The issue is that the team has fallen in love with its solution. But that kind of love is blind; it ignores the red flags and often results in failure. Therefore, when coaching product managers, I often repeat the mantra Intuit’s leadership team made famous: “Fall in love with the problem, not the solution.” To fall in love with the problem implies a lot more than being able to describe it. It requires feelings of user empathy that are only possible to experience by delving deeper into the user’s battles.

Falling in love with the problem pushes teams to acquire a richer understanding of the user’s background, capabilities, aspirations, hopes, and fears. It’s only when teams can feel the user’s pain as acutely as the user themselves that they start to understand their user. Then, and only then, do they stand a good chance of solving the right problem the right way.

To get PMs started on that journey, I recommend the Value Proposition Canvas proposed by Alex Osterwalder. PMs begin on the right-hand side by listing the customer’s jobs to be done and then progress into the research of their associated job pains and gains. Solution ideation can then focus on reducing the pains or amplifying the gains. It’s about defining the problems that are most meaningful to users.

Osterwalder's Value Proposition Canvas Diagram

Osterwalder’s Value Proposition Canvas – © Strategyzer.com & Strategyzer AG

To illustrate, imagine a team working on a property marketplace app. Imagine they are looking at the consumer funnel and are disappointed with the conversion rate. Solution ideation without deep insight might point to usability improvements of existing features – like improving navigation or visibility of actions, such as “Contact the estate agent. ” While these may be important, they rarely yield drastic performance improvements in mature products. On the other hand, shining a spotlight on fundamental needs (or jobs to be done) can provide the team with much-needed insight.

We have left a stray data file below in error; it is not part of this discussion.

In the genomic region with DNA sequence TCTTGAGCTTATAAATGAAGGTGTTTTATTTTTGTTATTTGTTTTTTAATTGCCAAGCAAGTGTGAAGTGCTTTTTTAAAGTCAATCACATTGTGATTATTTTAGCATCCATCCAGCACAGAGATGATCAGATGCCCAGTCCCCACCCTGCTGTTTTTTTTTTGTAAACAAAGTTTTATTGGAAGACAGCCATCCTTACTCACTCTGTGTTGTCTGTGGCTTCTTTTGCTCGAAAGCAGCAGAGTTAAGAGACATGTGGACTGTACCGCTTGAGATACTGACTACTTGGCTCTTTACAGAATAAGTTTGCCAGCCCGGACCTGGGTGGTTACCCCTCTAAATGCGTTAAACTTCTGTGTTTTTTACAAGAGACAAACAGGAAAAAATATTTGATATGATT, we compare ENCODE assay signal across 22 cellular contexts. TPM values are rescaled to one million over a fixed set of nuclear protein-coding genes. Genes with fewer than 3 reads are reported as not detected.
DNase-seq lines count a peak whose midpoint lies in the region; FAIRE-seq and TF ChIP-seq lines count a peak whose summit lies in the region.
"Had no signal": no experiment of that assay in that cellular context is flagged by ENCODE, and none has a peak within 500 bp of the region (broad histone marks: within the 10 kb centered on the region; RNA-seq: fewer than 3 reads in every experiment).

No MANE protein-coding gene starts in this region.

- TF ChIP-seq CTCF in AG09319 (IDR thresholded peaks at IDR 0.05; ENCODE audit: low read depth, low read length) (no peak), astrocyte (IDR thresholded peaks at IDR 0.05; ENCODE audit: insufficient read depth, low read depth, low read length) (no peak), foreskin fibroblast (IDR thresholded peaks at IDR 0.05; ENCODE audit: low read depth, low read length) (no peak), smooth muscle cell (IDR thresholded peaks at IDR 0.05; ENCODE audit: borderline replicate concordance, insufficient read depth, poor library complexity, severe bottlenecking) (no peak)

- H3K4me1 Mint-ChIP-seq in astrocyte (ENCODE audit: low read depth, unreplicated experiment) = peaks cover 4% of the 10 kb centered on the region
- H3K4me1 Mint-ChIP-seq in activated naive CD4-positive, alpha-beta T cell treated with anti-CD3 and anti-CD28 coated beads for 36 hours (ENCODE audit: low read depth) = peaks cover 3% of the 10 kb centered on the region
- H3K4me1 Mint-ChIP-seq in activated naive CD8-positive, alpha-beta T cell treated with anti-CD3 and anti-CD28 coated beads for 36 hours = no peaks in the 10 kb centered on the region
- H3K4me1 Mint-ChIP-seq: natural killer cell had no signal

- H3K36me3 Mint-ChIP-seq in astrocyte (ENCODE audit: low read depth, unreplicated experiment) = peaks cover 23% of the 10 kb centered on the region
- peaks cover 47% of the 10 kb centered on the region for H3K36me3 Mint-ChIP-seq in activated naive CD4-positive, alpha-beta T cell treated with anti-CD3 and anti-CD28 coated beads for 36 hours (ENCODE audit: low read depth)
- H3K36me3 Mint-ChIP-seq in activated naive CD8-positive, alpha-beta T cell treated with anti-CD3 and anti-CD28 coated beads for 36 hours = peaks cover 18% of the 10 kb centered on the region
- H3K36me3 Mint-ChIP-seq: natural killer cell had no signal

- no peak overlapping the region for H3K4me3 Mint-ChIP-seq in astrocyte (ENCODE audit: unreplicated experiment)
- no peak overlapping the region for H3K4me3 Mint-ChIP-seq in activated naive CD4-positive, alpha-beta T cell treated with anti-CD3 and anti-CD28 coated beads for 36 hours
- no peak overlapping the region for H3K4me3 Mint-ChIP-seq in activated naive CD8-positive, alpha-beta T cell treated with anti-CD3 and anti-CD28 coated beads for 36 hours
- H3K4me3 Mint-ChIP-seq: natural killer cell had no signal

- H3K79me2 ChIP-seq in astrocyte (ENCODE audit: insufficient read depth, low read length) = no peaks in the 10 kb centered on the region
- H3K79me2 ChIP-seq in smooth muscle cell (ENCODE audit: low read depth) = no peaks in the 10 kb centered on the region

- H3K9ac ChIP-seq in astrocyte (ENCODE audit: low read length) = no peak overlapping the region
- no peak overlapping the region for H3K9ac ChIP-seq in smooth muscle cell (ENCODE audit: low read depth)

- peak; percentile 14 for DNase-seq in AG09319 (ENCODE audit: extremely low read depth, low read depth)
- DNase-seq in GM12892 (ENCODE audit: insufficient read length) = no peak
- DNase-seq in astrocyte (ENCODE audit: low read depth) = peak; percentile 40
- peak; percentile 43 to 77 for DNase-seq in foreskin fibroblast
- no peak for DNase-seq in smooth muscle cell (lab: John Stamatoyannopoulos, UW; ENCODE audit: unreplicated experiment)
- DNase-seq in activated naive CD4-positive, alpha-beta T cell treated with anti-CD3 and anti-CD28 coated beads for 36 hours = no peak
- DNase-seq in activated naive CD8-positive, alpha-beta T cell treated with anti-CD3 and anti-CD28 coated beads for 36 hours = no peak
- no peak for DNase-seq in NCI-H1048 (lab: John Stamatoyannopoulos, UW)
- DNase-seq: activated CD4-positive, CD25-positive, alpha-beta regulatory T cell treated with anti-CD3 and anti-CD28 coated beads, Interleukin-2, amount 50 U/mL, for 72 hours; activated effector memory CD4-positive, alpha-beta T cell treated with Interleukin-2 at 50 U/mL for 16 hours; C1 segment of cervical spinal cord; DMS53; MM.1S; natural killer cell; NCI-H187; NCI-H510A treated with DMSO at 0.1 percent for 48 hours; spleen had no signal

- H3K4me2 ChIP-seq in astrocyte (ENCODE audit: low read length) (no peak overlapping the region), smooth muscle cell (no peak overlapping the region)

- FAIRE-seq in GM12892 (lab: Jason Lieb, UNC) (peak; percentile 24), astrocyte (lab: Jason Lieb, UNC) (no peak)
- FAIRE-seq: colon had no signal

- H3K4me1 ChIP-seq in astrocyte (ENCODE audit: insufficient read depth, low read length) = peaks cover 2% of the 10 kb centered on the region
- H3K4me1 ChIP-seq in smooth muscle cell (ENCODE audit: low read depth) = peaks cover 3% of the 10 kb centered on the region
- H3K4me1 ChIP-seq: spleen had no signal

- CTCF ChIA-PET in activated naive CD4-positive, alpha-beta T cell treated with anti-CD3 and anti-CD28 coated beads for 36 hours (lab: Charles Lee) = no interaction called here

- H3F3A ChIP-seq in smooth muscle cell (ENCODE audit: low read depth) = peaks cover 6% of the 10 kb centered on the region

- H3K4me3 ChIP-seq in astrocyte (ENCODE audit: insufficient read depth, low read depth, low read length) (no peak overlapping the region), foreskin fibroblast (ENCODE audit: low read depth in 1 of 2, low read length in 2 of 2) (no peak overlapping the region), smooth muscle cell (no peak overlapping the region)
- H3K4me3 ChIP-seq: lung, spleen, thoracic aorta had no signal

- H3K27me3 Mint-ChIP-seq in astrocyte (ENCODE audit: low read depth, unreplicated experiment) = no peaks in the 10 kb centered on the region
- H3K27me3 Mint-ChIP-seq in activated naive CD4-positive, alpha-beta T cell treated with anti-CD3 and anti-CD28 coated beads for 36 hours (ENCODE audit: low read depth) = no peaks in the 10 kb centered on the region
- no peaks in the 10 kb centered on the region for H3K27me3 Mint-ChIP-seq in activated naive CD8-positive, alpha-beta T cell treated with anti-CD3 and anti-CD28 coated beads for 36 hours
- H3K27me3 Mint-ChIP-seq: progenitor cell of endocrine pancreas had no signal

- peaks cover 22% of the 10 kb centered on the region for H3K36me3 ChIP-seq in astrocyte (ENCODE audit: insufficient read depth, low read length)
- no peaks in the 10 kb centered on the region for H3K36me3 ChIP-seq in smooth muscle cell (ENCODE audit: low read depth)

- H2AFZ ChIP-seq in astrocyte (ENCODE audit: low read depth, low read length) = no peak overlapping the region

Many users may be trying to relieve their boredom during a long commute by looking at pretty houses by the coast (for non-UK-based readers, this is a real thing that people do here). Or they want to compare their home interior with other properties on the market in their street (also a national UK pastime). They may be in the very early stages of their search and will spend six months browsing the market before starting to contact estate agents. Understanding what the user is trying to achieve is necessary to get a clear idea of what can be improved and by how much.